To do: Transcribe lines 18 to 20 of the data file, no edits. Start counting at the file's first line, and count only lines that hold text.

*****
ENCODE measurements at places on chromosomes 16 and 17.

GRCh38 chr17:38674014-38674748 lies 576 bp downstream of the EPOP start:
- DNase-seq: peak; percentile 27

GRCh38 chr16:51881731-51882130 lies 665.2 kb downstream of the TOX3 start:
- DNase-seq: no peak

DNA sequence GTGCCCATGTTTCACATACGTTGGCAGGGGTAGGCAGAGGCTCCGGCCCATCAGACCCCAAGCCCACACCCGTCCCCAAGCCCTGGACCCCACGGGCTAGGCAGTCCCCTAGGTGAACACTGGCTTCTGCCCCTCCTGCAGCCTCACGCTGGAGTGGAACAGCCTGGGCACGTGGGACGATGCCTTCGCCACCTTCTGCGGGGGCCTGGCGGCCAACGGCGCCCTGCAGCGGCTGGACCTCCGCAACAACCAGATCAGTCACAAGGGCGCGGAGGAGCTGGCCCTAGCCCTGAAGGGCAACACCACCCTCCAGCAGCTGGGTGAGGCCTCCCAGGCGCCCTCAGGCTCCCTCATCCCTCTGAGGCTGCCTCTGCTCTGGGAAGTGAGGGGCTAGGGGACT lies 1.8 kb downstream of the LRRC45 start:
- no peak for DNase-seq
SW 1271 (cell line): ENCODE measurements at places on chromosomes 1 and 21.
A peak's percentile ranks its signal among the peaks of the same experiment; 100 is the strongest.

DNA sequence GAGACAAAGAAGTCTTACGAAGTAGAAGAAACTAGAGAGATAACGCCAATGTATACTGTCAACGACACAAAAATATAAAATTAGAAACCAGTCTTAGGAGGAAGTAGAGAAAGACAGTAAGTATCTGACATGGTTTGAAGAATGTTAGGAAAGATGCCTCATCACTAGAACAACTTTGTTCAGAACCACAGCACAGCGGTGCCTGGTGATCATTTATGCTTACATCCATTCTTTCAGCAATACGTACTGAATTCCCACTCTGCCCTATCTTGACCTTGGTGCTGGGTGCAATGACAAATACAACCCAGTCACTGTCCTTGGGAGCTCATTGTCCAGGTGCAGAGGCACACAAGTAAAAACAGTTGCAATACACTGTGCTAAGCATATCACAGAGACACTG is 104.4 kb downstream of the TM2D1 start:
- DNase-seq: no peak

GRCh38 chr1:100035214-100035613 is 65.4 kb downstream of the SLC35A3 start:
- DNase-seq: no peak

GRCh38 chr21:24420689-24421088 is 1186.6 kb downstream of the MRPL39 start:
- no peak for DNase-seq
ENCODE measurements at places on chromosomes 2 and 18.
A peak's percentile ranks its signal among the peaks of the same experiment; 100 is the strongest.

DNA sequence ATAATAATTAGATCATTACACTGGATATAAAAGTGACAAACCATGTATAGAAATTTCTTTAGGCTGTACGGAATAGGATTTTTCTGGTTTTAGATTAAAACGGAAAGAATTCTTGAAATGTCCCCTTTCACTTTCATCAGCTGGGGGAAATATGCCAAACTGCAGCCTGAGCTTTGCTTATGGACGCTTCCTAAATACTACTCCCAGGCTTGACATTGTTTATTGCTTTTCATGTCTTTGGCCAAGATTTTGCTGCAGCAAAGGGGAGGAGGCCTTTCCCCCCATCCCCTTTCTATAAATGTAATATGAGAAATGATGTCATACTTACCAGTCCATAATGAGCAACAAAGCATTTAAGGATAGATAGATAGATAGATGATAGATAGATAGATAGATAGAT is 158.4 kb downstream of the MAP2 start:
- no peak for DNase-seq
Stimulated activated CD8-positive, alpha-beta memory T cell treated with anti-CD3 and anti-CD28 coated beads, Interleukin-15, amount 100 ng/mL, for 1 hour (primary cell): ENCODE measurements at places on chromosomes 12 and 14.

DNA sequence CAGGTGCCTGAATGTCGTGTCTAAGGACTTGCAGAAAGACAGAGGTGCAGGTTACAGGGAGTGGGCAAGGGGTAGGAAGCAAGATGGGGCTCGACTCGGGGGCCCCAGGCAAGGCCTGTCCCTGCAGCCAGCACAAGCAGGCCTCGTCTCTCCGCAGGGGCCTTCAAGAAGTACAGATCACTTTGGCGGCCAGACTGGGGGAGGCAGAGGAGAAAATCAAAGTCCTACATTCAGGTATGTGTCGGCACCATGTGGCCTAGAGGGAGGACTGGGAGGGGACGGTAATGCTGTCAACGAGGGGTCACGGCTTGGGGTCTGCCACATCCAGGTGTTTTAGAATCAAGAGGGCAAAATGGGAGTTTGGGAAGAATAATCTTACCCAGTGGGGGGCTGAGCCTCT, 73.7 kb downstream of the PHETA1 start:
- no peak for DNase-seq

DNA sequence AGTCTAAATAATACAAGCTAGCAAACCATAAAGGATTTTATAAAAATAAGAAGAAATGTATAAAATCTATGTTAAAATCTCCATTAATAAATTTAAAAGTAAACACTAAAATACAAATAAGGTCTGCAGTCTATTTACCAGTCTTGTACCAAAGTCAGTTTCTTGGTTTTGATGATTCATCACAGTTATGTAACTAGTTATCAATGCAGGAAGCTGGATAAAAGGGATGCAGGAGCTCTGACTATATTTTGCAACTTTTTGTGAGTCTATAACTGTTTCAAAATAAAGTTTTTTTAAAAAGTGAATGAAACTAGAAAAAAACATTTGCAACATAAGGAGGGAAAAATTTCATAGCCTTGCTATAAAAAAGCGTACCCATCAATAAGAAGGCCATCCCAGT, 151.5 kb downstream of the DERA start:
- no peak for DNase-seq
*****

DNA sequence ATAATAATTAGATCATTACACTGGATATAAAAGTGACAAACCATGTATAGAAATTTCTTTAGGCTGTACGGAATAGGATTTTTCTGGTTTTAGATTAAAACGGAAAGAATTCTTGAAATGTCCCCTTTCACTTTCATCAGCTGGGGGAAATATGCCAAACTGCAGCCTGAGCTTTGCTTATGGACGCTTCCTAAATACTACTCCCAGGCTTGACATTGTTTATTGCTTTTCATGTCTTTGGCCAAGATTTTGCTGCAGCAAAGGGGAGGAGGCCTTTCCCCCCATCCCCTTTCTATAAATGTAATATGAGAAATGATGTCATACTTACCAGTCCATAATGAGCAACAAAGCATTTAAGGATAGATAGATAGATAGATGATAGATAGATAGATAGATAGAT is 158.4 kb downstream of the MAP2 start:
- no peak for DNase-seq
Stimulated activated CD8-positive, alpha-beta memory T cell treated with anti-CD3 and anti-CD28 coated beads, Interleukin-15, amount 100 ng/mL, for 1 hour (primary cell): ENCODE measurements at places on chromosomes 12 and 14.